With respect to the measurement of MCV, Stevens, in U.S. Pat. No. 3,084,591, discloses a system for measuring this characteristic. Pelavin, in U.S. Pat. No. 3,634,868 teaches an automatic calibration circuit useful in fluid sampling systems.
The present application contemplates a system for determining volumetric ratios of solids suspended in a liquid, comprising means for passing a beam of electromagnetic energy through a sample of a liquid having solids suspended therein, means for measuring a characteristic representative of the amount of said energy absorbed by said sample, and means for computing said volumetric ratio by electronically applying a proportionality factor to an output of said measuring means.
A method for determining the hematocrit ratio of blood, which method is incorporated in the system of the present invention, is disclosed in a U.S. patent application entitled HEMATOCRIT MEASURING METHOD, Ser. No. 474,170 filed on an even date with this application by Reginald Shuck. An essential aspect of the teachings of Shuck is the recognition that the hematocrit ratio is directly proportional to the amount of light absorbed by blood cells in a quantity of diluted blood.
An adjunct to the system of the present invention is the inclusion of means for correction of amplifier voltage errors.
FIG. 1 is a block diagram illustrating an arrangement of apparatus employed with the present invention.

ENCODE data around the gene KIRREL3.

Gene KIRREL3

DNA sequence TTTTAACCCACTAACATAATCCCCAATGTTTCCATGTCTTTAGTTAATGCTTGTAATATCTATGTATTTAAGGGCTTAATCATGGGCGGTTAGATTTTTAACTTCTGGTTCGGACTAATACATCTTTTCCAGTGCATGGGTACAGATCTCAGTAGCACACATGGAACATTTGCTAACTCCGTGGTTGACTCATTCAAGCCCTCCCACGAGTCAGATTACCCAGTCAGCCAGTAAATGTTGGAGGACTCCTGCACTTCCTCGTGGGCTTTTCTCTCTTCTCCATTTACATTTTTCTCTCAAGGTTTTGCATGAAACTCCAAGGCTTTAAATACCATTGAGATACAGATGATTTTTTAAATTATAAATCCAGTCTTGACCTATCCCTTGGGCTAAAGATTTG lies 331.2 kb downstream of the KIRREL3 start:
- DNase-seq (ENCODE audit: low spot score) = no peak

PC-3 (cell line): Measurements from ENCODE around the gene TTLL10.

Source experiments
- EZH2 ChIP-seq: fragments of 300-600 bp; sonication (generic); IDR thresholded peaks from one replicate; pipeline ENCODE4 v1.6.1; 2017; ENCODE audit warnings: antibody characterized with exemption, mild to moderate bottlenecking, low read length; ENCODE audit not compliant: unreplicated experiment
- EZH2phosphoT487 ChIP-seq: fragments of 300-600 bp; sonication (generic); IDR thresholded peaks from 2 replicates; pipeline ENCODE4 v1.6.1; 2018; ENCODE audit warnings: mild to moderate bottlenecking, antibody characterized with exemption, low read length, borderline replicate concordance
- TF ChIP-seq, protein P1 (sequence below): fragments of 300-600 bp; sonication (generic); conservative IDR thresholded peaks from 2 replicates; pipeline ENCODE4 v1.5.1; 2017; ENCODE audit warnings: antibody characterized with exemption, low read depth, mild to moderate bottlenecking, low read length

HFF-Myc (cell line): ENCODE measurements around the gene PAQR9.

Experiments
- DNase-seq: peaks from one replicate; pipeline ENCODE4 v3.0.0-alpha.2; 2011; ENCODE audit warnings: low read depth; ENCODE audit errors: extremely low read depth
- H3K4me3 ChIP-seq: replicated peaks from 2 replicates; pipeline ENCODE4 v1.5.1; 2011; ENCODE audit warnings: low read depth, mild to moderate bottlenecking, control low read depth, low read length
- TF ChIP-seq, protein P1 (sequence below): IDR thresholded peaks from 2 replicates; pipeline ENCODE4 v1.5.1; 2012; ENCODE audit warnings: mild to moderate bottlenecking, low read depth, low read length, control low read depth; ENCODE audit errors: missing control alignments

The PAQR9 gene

FIG. 2 is a schematic circuit diagram of a portion of the apparatus shown in FIG. 1.
FIG. 3 is another schematic circuit diagram of a portion of the apparatus of FIG. 1.
FIGS. 4(a), (b), (c) and (d) are diagrams illustrating voltages and switching sequences of the circuits shown in FIGS. 2 and 3.
A method for determining the hematocrit ratio of whole blood will now be described with reference to the apparatus shown in FIG. 1.
The apparatus of FIG. 1 includes a photometer, referred to generally as 10, having a monochromatic light source 12 for producing a light beam 13 along the beam path. The photometer 10 may also include a beam collimator 16 if required. It will be understood by those skilled in the art that various other light source arrangements may also be employed. For example, a non-monochromatic light source may be employed in combination with filtering means to produce a monochromatic output. Suitably, the light in the beam 13 is of a color which is complementary to the color of blood. For example, a green or blue color source is believed suitable.
The photometer 10 may further include a beam splitter 18 for directing one-half of the energy in the beam (identified at 13b) normal to the remainder of the beam 13a. A suitable enclosure 20 is provided for holding a blood sample container (cuvette) 22, which contains a diluted blood sample 24 the hematocrit ratio of which is to be measured. Preferably, the blood 24 is diluted with a physiological saline solution to a consistency suitable for determining hematocrit. This saline solution may comprise sodium chloride using a concentration on the order of 0.85%.
The enclosure 20 further includes suitable apertures 26, 28 aligned with the source 12 so as to allow the beam portion 13a to pass through the cuvette 22, the diluted blood sample 24 and thereafter impinge upon a photocell 30, which detects the amount of light in the beam portion 13a transmitted through the blood sample. Again, it will be understood by those familiar with the optics art that a wide variety of optical techniques may be used to provide a light beam through the cuvette 22 which is balanced with respect to a reference portion of the beam, as with the one embodiment described next.